Xenia, usually translated as “guest-friendship” is an important part of the mores of the ancient Greeks during the Bronze Age; a person is required to welcome travelers into his home as guests and the expectation is that the host provides a warm place to sleep, good food, a bath, wine and entertainment. Emily Wilson, in the introduction to her translation writes, “Xenia acquired an extra importance in the era when Greek men were expanding their world. Travelers, in an era before money, hotels, or public transportation, had to rely on the munificence of strangers to find food and lodging and aid with their onward journey.”
I view the Odyssey as a series of episodes, in rapid succession, that show men either correctly carrying out their duties of xenia or horribly violating the standards and expectations of this social code. It is a blueprint for Greeks on how to act and how not to act in terms of fulfilling one’s duties regarding xenia. Polyphemus, for example, perpetrates one of the most horrible, ugly and disgusting violations of the guest-friendship demands of xenia when, instead of feeding Odysseus and his men, he eats them for his own dinner. This episode is oftentimes portrayed as a cute fairytale about a one-eyed monster who doesn’t know how to behave. But in Emily Wilson’s incisive and skillfully efficient translation, the full horror of this episode is laid bare:
Leaping up high, he reached his hands towards my men, seized two, and knocked them hard against the ground like puppies, and the floor was wet with brains. He ripped them limb by limb to make his meal, then ate them like a lion on the mountains, devouring flesh, entrails, and marrowy bones, and leaving nothing. Watching this disaster, we wept and lifted up our hands in prayer to Zeus. We felt so helpless.
Another code of conduct that xenia covers is the mutual respect due to a host when one is a guest in another man’s home. A house guest is expected to be polite, grateful and provide a gift to the host. One of the most obvious violations of this concept of xenia in the Odyssey deals with the suitors who have placed a burden on Telemachus and Penelope by overstaying their welcome, eating all of their food and being rude to their hosts. The suitors are the ultimate bad house guests. One of my favorite passages in the Odyssey is the Phaeacian bard’s tale of Aphrodite and Ares getting caught by Hephaestus in his own home. The Greek, anthropomorphic gods are also capable of bad behavior, violating xenia and paying the price for it. Ares is an awful house guest and, much like Paris himself, steals his host’s wife:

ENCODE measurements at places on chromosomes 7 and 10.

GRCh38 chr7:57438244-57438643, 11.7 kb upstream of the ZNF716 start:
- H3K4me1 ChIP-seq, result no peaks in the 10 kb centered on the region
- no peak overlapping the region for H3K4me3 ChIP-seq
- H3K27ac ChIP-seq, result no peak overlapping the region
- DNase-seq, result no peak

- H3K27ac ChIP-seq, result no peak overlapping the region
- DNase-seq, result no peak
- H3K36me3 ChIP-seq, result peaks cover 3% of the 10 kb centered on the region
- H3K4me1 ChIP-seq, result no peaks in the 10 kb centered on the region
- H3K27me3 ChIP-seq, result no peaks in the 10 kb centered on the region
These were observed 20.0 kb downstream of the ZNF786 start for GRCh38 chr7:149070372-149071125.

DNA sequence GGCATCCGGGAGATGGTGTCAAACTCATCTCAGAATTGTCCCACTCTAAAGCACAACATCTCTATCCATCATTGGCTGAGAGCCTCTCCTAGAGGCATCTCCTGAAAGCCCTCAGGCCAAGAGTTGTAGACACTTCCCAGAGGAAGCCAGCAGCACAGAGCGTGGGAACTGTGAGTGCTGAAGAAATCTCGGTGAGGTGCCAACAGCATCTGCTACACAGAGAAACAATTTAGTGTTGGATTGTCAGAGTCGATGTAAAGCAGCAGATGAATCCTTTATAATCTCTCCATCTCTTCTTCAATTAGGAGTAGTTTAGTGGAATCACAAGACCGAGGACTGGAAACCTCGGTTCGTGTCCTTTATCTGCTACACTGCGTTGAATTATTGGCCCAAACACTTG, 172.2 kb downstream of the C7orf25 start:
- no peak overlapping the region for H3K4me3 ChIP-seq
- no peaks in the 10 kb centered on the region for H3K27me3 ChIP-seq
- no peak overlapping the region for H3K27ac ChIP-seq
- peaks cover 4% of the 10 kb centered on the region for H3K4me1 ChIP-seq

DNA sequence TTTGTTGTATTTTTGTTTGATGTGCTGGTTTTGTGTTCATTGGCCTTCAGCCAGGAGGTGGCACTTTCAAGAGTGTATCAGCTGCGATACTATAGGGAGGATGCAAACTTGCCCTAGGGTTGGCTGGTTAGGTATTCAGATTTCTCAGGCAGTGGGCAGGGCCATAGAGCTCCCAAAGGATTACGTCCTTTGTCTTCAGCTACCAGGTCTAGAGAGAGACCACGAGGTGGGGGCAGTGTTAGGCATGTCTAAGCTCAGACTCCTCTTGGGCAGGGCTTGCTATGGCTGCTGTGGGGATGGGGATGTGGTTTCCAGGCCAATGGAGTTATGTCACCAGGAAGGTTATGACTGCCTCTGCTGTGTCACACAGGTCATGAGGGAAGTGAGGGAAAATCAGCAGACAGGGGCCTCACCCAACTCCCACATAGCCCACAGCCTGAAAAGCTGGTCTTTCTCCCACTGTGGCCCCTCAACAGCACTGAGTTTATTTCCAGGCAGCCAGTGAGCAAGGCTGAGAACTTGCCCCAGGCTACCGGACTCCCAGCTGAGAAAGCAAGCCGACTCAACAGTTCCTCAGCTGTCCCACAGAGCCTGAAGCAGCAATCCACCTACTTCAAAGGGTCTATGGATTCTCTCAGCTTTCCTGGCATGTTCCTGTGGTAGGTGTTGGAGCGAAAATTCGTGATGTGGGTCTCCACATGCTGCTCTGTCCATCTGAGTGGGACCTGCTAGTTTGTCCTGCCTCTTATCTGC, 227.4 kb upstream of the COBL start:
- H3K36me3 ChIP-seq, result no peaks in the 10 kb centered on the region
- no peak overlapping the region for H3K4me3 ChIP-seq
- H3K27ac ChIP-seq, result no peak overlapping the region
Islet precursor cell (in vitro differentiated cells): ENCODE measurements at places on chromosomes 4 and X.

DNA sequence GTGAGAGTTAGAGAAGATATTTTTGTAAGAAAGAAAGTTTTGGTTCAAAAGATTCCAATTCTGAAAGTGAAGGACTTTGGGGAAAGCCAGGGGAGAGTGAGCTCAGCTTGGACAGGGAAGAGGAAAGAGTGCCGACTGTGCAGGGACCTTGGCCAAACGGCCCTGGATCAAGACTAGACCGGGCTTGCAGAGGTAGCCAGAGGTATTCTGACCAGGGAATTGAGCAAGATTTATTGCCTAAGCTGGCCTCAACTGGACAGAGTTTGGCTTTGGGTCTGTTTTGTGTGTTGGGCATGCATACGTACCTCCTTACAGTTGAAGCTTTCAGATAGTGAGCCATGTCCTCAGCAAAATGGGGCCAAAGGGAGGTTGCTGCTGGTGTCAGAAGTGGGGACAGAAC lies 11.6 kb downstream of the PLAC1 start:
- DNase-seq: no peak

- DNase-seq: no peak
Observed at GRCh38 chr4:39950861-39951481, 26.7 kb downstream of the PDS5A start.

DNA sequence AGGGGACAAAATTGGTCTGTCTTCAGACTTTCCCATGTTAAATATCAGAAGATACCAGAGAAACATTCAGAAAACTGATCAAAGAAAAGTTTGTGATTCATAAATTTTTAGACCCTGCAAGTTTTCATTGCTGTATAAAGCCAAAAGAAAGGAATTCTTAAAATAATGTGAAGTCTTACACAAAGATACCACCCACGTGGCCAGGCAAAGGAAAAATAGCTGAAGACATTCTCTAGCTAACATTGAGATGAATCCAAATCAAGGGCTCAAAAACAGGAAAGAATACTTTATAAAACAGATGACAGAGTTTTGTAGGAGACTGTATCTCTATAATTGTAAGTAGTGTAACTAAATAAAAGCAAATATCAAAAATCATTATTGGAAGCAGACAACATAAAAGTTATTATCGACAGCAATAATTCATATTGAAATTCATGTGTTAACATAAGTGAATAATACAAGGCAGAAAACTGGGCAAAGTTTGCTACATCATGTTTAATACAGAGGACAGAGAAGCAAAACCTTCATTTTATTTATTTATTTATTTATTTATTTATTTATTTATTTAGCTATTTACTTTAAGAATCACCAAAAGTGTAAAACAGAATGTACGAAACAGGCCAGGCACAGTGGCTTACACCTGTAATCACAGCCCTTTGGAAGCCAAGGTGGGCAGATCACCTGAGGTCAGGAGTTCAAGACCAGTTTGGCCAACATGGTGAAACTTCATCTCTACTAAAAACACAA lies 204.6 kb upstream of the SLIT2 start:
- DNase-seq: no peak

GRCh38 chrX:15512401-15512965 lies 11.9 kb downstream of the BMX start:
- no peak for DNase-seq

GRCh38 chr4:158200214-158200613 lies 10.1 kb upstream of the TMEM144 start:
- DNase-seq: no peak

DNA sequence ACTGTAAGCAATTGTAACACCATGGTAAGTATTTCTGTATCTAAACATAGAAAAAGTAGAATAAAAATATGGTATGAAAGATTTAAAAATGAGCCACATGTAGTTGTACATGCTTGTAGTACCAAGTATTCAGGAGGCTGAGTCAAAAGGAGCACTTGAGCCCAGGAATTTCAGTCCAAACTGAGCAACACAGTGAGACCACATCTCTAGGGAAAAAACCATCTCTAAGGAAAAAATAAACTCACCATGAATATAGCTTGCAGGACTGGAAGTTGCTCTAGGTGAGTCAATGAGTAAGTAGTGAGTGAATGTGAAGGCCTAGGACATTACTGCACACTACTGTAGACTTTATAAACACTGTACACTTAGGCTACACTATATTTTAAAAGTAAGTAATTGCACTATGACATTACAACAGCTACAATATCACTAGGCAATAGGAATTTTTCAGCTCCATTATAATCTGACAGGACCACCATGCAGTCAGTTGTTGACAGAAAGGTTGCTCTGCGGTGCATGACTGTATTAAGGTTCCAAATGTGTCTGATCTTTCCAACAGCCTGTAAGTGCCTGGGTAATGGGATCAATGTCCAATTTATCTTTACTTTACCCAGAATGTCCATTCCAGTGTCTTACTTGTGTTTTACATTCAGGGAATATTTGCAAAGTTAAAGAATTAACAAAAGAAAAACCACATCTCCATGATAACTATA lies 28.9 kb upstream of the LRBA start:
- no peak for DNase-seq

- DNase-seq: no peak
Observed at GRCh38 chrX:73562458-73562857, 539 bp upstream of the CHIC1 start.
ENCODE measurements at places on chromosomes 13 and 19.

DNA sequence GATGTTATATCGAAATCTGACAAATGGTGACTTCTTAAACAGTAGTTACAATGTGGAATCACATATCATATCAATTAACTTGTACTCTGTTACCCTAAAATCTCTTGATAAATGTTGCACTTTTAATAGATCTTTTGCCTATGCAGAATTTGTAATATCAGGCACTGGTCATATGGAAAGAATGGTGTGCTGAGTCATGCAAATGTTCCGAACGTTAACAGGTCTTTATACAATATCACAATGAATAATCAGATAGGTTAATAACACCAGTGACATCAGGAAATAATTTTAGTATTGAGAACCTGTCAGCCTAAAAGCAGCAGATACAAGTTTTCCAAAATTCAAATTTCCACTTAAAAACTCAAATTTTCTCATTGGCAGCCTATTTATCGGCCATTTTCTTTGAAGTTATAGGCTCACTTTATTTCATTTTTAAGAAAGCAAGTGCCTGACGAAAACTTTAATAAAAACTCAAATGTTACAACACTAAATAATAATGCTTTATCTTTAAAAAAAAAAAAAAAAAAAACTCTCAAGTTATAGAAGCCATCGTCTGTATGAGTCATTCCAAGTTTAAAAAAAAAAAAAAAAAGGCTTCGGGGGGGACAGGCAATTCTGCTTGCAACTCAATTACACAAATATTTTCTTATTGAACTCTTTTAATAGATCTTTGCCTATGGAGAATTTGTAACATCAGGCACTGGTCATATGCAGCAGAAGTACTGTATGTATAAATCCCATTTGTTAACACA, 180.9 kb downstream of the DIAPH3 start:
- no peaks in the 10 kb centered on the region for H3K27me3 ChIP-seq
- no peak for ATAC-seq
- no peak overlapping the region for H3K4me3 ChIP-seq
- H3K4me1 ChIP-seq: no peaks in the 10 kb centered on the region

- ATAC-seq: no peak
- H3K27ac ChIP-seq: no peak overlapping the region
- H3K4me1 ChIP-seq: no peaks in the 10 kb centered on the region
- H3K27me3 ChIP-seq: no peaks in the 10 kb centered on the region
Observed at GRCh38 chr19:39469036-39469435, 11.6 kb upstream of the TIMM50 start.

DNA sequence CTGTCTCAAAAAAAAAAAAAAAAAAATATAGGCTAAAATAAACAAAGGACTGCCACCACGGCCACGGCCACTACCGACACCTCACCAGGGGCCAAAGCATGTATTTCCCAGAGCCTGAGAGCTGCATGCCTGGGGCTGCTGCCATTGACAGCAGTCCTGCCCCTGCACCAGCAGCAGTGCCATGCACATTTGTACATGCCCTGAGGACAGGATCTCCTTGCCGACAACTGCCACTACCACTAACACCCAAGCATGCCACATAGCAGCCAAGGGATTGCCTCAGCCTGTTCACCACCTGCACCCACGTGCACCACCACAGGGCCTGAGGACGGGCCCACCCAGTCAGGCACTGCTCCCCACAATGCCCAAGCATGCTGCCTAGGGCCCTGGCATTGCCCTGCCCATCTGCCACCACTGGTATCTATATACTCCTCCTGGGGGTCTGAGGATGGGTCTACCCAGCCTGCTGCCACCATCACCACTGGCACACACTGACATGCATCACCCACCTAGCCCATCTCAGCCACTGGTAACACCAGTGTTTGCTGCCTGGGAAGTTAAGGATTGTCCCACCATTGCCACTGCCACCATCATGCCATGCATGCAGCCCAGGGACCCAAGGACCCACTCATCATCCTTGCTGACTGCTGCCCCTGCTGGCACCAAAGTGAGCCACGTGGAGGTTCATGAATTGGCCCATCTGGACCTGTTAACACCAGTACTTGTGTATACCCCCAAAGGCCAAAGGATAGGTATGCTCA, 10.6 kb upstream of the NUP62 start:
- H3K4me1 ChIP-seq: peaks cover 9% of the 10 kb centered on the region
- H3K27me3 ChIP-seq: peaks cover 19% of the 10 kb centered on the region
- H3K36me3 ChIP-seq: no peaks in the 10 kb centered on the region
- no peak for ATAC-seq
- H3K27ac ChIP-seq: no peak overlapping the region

Then Ares took her hand and said to her, ‘My darling, let us go to bed. Hephaestus is out of town; he must have gone to Lemnos to see the Sintians whose speech is strange.’ She was excited to lie down with him; they went to bed together. But the chairs ingenious Hephaestus had created wrapped tight around them, so they could knot move or get up. Then they knew that they were trapped.
And what of Odysseus himself as far as xenia is concerned? Wilson’s translation of the Greek word polutropos as “complicated” which is used to describe Odysseus in the first line is brilliant. He certainly relies on his trickery as well as the kindness of strangers to feed him, clothe him, and in the case of Calypso and Circe, sexually satisfy him. Disguising himself as a beggar in his own home, he provides the ultimate moral test for his wife and son when he observes how they, and others in his household, treat a decrepit old man who is most in need of food, clothing and shelter. Penelope, who is the true hero of the epic in my opinion, treats the beggar with a gentle and respectful kindness.